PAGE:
It started as a fairly innocuous dinner conversation about my hair – coloring my hair that is. I do that about every 10 weeks and this was that day. Our older daughter was checking it out up close and noted that she couldn’t see the gray any longer. This moved into a discussion on how long I would color my hair. I said something about wanting to keep it up while young children are in our family. Our younger daughter requested that I do it at least until they were teenagers. We chatted a bit about wrinkles and the options for addressing those and then the conversation took a turn.
Around the corner of talking about parents aging, in the hearts and minds of these daughters, is the often present theme of death. Deeply imprinted on our girls’ hearts is a fear of losing a parent. We have had countless conversations of “what if” – Mommy dies and Daddy doesn’t, Daddy dies and Mommy doesn’t, both die and….you get the point. They want to know specifics about what will happen to them, who will care for them, how in the world would we manage this thing? It is a consistent fear in their young, impressionable hearts and minds and often a topic of conversation.
This was certainly not a focus or repeated conversation that we had with our sons. There are probably several reasons for that. One may be that we did not encourage the same depth of emotional expression that we do now. But a professional once told me that “typical” children do not allow themselves to go there. I don’t think our boys spent a lot of mental or emotional energy in this sphere. Yet for any adopted child, the scenario of losing a parent – to death or some other force – is not theoretical or “could happen” stuff. It is a part of their story.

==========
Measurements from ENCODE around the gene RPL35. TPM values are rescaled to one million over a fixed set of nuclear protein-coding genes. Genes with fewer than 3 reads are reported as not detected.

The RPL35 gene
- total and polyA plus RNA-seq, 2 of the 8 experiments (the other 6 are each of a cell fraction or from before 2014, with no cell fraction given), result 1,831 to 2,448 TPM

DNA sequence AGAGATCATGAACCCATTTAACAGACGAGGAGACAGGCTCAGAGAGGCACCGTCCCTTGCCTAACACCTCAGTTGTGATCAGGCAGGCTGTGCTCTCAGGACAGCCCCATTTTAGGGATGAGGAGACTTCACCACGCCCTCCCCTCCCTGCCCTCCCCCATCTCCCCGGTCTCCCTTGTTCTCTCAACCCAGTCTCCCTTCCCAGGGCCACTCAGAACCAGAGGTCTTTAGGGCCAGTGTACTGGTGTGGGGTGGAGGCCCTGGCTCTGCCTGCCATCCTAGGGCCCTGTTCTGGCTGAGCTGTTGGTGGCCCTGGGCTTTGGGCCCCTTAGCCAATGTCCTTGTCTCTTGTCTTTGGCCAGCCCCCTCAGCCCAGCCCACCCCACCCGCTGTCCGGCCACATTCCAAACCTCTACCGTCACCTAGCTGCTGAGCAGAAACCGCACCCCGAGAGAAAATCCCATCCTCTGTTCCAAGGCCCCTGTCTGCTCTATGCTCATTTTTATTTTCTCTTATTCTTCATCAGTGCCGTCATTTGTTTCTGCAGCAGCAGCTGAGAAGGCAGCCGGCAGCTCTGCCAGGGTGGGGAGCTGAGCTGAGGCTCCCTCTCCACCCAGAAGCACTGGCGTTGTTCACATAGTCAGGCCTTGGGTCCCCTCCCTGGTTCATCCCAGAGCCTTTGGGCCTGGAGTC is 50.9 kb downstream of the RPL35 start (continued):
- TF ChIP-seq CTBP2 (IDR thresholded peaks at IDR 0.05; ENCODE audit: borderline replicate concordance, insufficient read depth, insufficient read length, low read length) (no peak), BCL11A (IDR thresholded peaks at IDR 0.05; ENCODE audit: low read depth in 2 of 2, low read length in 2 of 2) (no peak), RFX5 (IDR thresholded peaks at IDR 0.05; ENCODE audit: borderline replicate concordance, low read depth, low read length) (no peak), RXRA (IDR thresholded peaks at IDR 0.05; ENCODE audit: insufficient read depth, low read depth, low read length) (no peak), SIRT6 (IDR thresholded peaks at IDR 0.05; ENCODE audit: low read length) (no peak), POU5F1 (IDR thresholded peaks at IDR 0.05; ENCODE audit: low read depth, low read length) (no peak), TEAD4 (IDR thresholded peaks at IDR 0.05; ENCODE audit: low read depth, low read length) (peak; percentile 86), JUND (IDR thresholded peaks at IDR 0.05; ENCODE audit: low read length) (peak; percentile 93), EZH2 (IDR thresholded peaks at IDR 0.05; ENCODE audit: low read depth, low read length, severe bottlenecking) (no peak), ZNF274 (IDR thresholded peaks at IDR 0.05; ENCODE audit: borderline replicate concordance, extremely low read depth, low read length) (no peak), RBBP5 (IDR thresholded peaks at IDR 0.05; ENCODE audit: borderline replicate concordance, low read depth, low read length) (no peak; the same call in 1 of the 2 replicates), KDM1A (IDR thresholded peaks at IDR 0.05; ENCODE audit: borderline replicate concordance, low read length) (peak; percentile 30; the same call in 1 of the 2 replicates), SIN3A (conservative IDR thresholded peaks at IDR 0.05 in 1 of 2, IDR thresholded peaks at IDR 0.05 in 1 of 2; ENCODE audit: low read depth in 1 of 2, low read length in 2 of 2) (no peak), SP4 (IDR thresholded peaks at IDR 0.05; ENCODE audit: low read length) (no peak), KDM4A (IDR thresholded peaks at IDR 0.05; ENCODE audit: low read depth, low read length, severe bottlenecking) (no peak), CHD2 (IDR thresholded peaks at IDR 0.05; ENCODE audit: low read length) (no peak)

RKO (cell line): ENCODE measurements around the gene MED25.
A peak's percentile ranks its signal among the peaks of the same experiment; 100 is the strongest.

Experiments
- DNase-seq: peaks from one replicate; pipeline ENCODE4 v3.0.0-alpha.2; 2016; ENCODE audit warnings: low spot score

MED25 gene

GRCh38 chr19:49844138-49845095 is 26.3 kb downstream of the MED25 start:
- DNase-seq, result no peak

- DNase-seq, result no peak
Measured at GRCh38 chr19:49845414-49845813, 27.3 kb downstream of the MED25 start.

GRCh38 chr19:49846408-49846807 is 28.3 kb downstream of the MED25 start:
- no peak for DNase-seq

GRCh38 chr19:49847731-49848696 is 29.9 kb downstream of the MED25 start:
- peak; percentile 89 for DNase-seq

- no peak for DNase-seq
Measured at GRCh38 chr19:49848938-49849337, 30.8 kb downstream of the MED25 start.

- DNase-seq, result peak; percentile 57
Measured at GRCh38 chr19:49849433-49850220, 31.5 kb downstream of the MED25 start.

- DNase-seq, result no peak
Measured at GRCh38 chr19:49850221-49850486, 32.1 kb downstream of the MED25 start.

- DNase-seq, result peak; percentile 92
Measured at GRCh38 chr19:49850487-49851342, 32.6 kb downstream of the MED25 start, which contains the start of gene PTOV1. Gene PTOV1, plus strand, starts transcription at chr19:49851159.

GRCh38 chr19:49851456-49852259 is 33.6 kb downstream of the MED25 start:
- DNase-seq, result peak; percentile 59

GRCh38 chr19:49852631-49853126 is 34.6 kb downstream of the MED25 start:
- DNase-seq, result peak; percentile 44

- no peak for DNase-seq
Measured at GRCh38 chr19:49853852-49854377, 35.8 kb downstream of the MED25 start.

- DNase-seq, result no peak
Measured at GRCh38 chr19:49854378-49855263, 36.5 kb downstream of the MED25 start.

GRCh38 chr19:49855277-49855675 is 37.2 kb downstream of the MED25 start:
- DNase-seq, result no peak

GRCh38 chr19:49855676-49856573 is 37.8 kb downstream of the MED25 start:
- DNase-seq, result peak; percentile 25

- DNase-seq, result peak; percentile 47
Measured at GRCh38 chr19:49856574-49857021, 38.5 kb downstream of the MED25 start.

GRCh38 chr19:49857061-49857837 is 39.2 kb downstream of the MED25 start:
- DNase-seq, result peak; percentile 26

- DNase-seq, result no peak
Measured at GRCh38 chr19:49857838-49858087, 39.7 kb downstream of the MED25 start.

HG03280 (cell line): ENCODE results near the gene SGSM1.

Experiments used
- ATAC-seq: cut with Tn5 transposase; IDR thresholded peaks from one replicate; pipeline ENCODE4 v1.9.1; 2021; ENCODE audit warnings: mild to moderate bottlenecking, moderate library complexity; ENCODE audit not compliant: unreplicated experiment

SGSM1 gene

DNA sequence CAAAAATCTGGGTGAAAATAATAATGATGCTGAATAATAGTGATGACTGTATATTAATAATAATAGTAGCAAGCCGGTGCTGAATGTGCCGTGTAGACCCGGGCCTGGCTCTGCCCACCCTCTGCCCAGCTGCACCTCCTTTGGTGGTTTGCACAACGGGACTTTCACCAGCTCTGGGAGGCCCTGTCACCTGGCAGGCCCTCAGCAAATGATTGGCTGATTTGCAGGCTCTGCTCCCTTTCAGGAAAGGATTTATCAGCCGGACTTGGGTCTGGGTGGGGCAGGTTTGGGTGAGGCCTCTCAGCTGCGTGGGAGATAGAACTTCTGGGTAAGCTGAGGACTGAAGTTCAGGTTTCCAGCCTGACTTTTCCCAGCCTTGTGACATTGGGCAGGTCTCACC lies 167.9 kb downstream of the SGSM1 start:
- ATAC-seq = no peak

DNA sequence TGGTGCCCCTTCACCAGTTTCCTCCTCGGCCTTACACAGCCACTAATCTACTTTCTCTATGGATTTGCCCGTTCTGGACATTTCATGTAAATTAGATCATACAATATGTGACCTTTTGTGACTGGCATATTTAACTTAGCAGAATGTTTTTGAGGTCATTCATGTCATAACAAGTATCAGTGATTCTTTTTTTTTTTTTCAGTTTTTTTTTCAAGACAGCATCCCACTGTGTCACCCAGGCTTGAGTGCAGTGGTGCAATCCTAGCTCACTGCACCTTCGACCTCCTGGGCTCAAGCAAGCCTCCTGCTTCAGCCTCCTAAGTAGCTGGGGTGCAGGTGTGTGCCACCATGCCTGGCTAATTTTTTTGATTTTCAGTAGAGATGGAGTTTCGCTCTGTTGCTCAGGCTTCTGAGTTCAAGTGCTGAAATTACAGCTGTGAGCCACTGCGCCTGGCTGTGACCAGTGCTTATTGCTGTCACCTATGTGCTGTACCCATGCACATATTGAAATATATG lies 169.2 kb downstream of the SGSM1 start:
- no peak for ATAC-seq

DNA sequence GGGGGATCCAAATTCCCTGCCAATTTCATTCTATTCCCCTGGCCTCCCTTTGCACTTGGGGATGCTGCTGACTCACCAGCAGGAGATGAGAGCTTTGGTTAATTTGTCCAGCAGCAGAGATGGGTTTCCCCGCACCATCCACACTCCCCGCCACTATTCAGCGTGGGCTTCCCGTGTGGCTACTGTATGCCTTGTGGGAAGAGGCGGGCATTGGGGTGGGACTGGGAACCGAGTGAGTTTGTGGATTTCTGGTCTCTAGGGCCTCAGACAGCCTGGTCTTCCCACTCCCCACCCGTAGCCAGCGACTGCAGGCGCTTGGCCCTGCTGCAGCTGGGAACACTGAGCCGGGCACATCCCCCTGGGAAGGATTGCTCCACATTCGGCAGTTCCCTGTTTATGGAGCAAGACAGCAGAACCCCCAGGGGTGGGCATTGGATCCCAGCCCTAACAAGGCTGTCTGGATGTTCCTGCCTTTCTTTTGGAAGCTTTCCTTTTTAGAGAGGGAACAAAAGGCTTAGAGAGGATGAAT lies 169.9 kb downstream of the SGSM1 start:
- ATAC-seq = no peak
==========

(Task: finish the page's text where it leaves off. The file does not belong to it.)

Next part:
From my observation, at a very young age, this knowledge is present at a cellular level. They KNOW that the loss of parents is well within the “could happens” of life. It has in fact happened. And as they grow cognitively, they know this truth of their own story on an even deeper and often more confusing level. We have friends who have indeed lost a parent, and I’ll never forget the day that the reality that a child can also die entered their realm of possibilities. Despite a desire to shelter them from these pains, that isn’t possible or healthy. Walking a line of being trustworthy and truthful and meeting their great need to feel safe is a tricky one.
So, my response on that day was that it is unlikely that I die soon, but if that did happen, Daddy and I have plans and provisions in place to take care of them. We have family and friends who would step up and in to help us through. At the end of the dinner, our youngest said, “Mom, keep coloring your hair, and everything will be just fine”. If it was only so simple.
My deep desire is to imprint something new onto their hearts – “For I am convinced that neither death nor life, neither angels nor demons, neither the present nor the future, nor any powers, neither height nor depth, nor anything else in all creation, will be able to separate us from the love of God in Christ Jesus our Lord. “ We are on our way, but it is a long, slow journey.
Posted on August 22, 2012, in Uncategorized and tagged adoption, adoption parenting, children and death, children and loss, Christian adoption parenting, Christian parenting, parenting. Bookmark the permalink. 3 Comments.